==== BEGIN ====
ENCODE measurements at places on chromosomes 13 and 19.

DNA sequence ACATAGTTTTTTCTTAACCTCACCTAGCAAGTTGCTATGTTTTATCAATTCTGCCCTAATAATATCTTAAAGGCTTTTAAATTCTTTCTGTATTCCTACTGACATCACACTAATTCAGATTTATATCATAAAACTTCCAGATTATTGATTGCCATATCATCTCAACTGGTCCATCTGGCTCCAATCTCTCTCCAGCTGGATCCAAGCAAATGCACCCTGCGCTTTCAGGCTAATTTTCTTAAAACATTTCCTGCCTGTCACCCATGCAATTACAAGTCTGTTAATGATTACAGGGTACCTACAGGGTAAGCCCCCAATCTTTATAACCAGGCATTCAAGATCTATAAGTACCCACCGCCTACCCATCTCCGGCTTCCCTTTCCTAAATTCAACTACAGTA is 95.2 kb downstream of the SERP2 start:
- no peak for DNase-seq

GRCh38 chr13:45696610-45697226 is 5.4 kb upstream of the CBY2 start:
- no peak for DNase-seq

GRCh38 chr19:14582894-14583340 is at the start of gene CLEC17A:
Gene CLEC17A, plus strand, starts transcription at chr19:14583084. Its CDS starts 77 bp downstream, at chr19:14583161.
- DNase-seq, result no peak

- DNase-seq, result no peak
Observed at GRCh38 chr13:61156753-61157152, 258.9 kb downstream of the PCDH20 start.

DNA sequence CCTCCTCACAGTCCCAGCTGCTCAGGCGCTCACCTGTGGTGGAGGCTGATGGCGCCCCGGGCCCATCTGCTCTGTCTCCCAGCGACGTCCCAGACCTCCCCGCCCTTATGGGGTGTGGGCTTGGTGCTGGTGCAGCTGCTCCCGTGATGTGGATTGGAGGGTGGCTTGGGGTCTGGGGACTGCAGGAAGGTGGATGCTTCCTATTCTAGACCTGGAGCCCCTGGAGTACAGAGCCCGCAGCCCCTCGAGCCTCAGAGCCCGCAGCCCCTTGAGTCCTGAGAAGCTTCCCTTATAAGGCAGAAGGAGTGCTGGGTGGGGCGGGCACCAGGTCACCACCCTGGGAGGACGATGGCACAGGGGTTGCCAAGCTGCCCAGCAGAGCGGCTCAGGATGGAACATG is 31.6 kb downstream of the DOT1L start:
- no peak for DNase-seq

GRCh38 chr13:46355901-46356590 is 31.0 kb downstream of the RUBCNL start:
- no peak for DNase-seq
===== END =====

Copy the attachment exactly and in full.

ENCODE measurements at places on chromosomes 13 and 19.

DNA sequence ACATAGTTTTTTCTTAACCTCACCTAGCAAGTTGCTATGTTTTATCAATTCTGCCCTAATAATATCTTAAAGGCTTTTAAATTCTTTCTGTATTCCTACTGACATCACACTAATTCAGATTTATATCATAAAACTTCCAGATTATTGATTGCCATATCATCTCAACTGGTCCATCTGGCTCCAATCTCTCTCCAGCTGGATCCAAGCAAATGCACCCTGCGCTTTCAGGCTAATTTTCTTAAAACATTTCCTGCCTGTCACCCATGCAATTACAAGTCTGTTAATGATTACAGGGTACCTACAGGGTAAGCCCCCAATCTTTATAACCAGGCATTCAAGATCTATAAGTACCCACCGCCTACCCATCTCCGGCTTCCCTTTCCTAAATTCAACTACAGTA is 95.2 kb downstream of the SERP2 start:
- no peak for DNase-seq

GRCh38 chr13:45696610-45697226 is 5.4 kb upstream of the CBY2 start:
- no peak for DNase-seq

GRCh38 chr19:14582894-14583340 is at the start of gene CLEC17A:
Gene CLEC17A, plus strand, starts transcription at chr19:14583084. Its CDS starts 77 bp downstream, at chr19:14583161.
- DNase-seq, result no peak

- DNase-seq, result no peak
Observed at GRCh38 chr13:61156753-61157152, 258.9 kb downstream of the PCDH20 start.

DNA sequence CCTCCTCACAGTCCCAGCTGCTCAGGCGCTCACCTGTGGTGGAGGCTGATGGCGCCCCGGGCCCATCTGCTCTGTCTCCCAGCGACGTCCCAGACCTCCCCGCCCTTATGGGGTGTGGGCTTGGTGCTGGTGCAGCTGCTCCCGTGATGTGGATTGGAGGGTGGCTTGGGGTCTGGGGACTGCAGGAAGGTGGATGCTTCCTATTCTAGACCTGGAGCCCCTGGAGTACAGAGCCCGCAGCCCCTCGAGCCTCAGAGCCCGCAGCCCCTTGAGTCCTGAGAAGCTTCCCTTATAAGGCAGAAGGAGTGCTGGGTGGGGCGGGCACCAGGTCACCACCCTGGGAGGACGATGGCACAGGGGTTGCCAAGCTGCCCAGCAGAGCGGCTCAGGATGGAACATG is 31.6 kb downstream of the DOT1L start:
- no peak for DNase-seq

GRCh38 chr13:46355901-46356590 is 31.0 kb downstream of the RUBCNL start:
- no peak for DNase-seq